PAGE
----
Timeline: the UK’s roadmap out of lockdown

6. Brazil’s Lula cleared in court

Brazil’s former president Luiz Inácio Lula da Silva has been cleared of corruption by a Supreme Court judge. Lula was freed in 2019 after 18 months in jail following a major bribery scandal involving politicians and business leaders. The development paves the way for the 75-year-old to make a run for the presidency in 2022. However, the current president, Jair Bolsonaro, has accused the Supreme Court judge of bias. The annulment was celebrated by leftist figures, including Argentinian President Alberto Fernandez who said the convictions were “issued with the sole purpose of persecution and eliminating him from politics”.

Why is Brazil’s Lula still so popular?

7. Call for action on conversions

Campaigners have warned that ministers are not moving quickly enough to ban LGBT+ “conversion therapy”. Equalities Minister Kemi Badenoch insisted that the government is “committed” to “ending” the practice and takes the issue “very seriously”. But equality campaigners said targeted action is required. Conversion therapy refers to any form of treatment or psychotherapy that aims to change a person’s sexual orientation, “ranging from electric shock treatment to religious teaching and discussion”, the BBC reports.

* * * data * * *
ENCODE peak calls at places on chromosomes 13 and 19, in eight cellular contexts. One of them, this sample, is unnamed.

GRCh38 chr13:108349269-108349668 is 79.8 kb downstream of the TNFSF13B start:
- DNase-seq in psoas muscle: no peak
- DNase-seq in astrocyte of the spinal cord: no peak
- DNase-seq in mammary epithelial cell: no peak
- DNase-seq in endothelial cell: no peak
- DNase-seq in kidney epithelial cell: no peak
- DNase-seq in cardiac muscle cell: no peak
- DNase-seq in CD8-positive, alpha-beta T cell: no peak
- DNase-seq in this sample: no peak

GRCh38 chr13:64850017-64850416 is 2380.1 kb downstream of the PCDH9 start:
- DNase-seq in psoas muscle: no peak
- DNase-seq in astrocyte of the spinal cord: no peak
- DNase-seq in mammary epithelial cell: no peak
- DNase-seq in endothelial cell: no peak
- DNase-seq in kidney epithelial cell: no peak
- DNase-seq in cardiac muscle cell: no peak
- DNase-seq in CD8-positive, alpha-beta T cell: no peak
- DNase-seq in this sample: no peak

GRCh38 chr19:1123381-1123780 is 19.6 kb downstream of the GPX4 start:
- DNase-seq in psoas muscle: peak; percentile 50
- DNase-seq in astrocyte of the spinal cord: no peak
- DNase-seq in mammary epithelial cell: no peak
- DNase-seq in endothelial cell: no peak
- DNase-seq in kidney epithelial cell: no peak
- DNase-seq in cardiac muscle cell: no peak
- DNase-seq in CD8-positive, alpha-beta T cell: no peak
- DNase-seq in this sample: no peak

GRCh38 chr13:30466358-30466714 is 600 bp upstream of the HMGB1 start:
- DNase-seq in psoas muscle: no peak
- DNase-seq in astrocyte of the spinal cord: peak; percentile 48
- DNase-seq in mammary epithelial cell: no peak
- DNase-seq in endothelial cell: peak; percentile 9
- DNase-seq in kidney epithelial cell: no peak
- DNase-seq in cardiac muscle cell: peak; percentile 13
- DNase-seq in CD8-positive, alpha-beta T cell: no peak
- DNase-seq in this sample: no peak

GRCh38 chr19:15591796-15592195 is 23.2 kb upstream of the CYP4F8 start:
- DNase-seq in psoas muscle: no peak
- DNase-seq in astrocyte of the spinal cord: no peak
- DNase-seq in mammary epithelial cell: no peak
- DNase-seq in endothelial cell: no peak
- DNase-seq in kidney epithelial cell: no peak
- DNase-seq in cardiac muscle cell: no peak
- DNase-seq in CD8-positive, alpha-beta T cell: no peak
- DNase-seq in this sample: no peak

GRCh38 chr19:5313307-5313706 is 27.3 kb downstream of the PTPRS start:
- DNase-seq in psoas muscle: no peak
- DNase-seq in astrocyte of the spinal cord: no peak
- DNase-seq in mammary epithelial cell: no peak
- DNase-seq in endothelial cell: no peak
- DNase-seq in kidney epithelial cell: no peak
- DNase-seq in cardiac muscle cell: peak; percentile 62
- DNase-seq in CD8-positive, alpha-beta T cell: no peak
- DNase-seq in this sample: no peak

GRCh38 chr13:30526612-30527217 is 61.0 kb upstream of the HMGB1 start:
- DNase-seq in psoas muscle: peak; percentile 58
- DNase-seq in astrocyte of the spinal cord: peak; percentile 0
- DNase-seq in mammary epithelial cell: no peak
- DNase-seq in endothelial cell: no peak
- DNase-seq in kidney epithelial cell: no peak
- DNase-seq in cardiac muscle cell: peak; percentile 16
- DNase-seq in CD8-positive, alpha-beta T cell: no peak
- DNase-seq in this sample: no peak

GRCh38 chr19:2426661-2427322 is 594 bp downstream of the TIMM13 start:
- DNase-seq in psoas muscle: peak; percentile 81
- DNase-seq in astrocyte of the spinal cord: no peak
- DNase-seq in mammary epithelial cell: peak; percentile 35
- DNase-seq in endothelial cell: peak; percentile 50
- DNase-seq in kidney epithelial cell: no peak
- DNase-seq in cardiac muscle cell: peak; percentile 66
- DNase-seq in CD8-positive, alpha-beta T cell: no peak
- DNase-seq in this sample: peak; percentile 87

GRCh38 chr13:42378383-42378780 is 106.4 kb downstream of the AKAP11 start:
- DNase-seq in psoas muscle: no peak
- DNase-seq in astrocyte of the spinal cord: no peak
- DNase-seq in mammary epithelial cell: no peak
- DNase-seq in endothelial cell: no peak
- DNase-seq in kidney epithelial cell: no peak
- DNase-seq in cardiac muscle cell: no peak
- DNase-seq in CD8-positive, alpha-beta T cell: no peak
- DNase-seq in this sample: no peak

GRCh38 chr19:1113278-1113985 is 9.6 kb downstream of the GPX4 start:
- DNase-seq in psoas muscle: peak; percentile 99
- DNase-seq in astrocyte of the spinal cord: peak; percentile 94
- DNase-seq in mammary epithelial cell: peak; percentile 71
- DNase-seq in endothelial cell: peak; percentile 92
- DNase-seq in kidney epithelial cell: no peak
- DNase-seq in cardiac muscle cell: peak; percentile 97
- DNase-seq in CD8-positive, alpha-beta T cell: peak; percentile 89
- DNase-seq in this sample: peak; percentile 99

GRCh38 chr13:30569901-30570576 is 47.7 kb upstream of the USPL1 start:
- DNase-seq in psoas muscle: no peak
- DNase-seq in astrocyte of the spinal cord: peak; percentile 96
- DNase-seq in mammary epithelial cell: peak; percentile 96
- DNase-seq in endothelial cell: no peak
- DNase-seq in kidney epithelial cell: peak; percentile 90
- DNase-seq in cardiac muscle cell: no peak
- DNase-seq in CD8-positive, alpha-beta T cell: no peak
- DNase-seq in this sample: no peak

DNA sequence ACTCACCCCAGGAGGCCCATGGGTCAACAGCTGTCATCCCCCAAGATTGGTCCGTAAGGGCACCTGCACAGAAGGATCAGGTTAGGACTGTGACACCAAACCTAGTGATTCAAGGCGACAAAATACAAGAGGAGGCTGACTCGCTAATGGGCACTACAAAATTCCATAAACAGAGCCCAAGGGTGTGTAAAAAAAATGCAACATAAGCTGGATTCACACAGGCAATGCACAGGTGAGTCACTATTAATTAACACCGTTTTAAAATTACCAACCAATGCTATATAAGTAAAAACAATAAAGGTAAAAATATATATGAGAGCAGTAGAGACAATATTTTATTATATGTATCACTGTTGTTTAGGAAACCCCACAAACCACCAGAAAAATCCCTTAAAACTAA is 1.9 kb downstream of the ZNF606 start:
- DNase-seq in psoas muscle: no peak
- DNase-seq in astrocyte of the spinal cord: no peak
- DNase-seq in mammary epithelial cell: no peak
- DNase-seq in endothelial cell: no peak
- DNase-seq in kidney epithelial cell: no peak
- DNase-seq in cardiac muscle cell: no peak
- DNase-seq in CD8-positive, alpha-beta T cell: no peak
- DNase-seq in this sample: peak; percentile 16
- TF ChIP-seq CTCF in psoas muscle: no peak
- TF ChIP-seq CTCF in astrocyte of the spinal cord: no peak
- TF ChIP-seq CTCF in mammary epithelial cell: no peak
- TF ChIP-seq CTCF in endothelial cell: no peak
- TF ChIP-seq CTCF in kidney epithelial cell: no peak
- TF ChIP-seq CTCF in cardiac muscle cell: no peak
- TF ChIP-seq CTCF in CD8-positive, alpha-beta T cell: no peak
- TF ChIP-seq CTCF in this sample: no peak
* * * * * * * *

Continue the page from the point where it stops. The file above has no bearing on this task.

Government’s LGBT plan explained

8. Nightingales to close

The NHS has announced that the emergency Nightingale hospitals set up to cope with a surge of Covid-19 cases are to close from April. Seven Nightingale hospitals were built in England, beginning in April 2020 with the 4,000-bed facility at London’s ExCel centre. Birmingham, Bristol, Belfast, Cardiff, Exeter, Sunderland, Harrogate, Glasgow and Manchester also had their own temporary hospitals. The sites in London and Sunderland will stay open for vaccinations.

Inside NHS Nightingale: London’s emergency hospital

9. Loophole closed on sex abuse

Sports coaches and priests who have sex with 16- and 17-year-olds in their care are to face prosecution after the government closes a contentious legal loophole. A new law will prevent adults in positions of trust from engaging in sexual relationships with young people under 18. It will bring sports coaches and religious leaders into line with the legislation currently in place for teachers and doctors.

Football sex abuse scandal: Who is coach Barry Bennell?

10. Ex-soldier killed fiancée

An inquest has heard that a former soldier, who was granted bail after threatening his fiancée with a gun, killed her in a frenzied attack just weeks later. Terence Papworth, who served in Afghanistan, used a vodka bottle and ornamental sword in the “sustained” attack on Amy-Leanne Stringfellow. Doncaster Coroner’s Court heard a post-mortem examination found 58 different injuries. Papworth was found dead in Leeds Prison in November.